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The School Food Revolution:

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FOR IMMEDIATE RELEASE:
Contact: Diane Pratt-Heavner
301-686-3075 Ext.
media@schoolnutrition.org

The School Food Revolution:

More schools cooking from scratch and serving healthier pre-prepared foods, but limited equipment, funds and staff resources are a persistent challenge.

National Harbor, MD (April 20, 2011) – School nutrition programs across the country are preparing more school meals from scratch or serving healthier pre-prepared entrees and sides.

  • Thanks to Jefferson County Public Schools’ (Ky.) central kitchen facility, students can dine on homemade soups, chili, tacos, chicken potpies, turkey roasts and other entrees, as well as fresh, whole grain dinner rolls and other breads, some prepared with locally produced flour and cornmeal.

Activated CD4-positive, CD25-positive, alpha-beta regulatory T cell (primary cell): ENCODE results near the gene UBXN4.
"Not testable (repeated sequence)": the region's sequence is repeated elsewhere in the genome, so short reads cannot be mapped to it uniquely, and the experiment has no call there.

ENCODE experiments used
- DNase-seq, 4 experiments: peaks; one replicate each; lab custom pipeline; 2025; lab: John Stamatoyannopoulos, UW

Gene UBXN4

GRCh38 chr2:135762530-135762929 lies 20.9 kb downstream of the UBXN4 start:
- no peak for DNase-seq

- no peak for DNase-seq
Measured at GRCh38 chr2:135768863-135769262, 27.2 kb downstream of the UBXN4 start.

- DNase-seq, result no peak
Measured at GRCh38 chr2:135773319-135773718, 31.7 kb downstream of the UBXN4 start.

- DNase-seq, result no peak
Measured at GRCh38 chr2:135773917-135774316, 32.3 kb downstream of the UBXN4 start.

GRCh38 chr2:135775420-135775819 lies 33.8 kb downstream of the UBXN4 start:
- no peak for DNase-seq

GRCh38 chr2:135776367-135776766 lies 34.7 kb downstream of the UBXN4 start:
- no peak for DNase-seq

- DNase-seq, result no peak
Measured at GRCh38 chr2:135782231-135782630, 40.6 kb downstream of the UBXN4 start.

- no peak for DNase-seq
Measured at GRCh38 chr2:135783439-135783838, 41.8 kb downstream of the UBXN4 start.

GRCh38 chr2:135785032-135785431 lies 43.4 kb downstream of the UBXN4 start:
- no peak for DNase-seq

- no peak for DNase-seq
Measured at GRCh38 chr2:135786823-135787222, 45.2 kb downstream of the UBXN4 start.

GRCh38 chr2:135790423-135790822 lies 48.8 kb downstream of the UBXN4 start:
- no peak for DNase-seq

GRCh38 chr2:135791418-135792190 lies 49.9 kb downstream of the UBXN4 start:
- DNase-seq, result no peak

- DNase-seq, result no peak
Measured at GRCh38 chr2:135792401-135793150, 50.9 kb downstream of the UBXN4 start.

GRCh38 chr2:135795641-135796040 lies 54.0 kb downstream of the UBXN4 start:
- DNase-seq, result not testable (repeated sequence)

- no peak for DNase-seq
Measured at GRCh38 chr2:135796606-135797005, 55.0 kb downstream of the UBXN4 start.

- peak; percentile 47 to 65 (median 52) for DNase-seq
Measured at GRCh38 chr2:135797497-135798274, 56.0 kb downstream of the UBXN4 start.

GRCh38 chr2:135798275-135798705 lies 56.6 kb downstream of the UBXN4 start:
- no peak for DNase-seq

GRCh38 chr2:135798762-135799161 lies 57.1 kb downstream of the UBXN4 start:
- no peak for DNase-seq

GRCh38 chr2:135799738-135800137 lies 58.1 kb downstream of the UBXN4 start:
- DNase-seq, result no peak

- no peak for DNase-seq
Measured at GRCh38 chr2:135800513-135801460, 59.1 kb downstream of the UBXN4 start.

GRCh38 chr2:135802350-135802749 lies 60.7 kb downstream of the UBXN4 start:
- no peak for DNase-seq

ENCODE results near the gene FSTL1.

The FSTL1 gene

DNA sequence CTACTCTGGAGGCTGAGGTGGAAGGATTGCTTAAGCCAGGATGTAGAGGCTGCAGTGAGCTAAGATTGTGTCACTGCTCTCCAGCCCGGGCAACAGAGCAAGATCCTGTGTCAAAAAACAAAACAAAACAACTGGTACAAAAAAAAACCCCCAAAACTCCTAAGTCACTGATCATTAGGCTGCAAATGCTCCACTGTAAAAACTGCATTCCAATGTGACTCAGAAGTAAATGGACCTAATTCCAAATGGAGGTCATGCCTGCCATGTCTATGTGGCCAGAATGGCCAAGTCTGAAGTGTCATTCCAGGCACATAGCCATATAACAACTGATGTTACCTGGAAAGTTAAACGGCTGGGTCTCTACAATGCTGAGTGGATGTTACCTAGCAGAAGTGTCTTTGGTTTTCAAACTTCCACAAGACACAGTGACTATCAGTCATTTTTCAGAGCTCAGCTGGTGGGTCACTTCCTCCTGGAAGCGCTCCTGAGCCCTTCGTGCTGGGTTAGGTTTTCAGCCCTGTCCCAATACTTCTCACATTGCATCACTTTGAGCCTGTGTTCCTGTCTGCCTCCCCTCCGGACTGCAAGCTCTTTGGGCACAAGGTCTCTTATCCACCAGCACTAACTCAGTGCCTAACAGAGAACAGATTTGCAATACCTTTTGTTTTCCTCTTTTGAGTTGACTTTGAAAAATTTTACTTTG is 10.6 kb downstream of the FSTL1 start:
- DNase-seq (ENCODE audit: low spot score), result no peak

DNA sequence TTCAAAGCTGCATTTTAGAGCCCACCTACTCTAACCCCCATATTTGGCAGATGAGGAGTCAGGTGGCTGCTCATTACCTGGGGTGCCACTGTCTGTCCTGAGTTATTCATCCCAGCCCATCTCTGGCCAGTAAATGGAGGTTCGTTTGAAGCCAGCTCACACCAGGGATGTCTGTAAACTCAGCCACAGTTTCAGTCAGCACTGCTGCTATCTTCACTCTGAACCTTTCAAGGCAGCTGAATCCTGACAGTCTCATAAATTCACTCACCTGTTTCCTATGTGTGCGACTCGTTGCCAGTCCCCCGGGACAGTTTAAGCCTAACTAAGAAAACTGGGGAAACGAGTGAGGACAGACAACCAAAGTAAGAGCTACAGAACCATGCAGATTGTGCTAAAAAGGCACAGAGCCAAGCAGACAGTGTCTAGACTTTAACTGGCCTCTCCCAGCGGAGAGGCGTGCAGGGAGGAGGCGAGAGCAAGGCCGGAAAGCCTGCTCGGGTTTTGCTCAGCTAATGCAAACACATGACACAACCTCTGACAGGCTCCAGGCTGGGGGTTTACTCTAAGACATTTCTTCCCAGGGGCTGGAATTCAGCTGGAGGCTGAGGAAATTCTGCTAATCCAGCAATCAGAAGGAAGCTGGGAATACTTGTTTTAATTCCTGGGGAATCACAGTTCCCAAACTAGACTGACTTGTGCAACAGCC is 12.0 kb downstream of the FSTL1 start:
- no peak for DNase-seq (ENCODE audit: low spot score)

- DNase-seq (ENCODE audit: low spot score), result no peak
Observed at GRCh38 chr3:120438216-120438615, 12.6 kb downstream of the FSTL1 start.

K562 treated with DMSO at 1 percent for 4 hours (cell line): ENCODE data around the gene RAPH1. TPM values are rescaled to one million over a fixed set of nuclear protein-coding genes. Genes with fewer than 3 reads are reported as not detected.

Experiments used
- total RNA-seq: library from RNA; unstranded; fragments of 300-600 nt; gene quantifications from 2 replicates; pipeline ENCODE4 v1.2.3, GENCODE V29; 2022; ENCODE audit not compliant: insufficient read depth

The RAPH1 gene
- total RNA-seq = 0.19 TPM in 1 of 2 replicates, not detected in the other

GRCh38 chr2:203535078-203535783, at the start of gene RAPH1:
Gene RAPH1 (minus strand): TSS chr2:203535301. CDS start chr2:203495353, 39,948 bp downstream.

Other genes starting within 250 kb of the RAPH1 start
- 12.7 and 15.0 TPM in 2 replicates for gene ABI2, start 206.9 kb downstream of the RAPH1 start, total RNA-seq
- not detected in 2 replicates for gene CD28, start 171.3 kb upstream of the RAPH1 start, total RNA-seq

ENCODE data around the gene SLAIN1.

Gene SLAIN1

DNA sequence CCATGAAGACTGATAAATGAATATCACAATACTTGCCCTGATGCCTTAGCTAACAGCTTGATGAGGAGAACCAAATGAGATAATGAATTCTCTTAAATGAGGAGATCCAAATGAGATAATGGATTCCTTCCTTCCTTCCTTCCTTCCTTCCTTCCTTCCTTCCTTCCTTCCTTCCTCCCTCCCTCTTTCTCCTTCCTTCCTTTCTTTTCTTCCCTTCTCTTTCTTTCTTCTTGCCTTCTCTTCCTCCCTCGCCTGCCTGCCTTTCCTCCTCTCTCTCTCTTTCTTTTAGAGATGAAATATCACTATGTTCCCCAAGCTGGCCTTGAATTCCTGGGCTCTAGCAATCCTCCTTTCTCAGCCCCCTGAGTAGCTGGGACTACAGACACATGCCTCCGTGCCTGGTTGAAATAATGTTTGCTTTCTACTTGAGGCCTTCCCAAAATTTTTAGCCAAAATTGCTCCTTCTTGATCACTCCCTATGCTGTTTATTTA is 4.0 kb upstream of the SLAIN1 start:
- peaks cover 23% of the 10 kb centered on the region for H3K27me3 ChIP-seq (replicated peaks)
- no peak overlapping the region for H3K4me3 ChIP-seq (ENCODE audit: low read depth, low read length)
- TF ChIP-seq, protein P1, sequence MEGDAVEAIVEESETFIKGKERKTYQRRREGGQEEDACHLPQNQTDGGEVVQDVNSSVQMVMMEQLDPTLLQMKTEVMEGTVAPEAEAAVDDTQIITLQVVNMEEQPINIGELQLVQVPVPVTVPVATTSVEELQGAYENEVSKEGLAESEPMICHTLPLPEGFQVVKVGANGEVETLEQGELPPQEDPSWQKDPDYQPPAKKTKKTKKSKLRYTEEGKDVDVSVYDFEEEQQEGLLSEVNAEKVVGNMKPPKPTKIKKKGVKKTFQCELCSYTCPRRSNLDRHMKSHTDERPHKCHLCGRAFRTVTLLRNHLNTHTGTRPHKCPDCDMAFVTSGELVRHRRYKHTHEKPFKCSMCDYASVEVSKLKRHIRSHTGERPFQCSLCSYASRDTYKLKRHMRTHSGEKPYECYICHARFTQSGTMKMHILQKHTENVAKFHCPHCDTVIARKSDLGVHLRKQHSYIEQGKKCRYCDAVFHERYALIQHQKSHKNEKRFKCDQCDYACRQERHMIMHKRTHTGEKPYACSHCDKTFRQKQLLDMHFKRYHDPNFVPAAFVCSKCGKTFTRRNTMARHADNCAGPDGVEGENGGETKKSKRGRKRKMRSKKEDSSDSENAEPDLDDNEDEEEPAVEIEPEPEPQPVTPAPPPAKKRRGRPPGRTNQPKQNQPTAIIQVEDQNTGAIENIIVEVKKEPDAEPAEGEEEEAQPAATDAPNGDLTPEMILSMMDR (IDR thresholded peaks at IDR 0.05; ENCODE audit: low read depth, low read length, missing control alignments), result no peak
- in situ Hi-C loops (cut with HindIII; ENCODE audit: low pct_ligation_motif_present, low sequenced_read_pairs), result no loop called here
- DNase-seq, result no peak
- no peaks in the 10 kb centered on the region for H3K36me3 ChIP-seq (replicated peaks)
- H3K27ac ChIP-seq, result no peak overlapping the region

• Thomas County’s (Ga.) school nutrition professionals are known for their fresh whole grain French bread and sweet potato rolls. They also prep fresh vegetable soup, lasagna and a special treat called “Wacky Cake” - plum puree is the secret ingredient.
  • In Gooding, Idaho’s school cafeterias, many entrees are prepared from scratch, and students get in on the fun too, creating their own masterpieces with locally-grown potatoes and toppings from the potato bar, including low-fat cheese, fat-free sour cream, salsa, olives, chopped broccoli, home-made chili, ground turkey and beef.
  • Other districts are using student-raised or locally grown foods in their recipes, or are working with chefs in their communities to help train school cooks to prepare healthy new meals.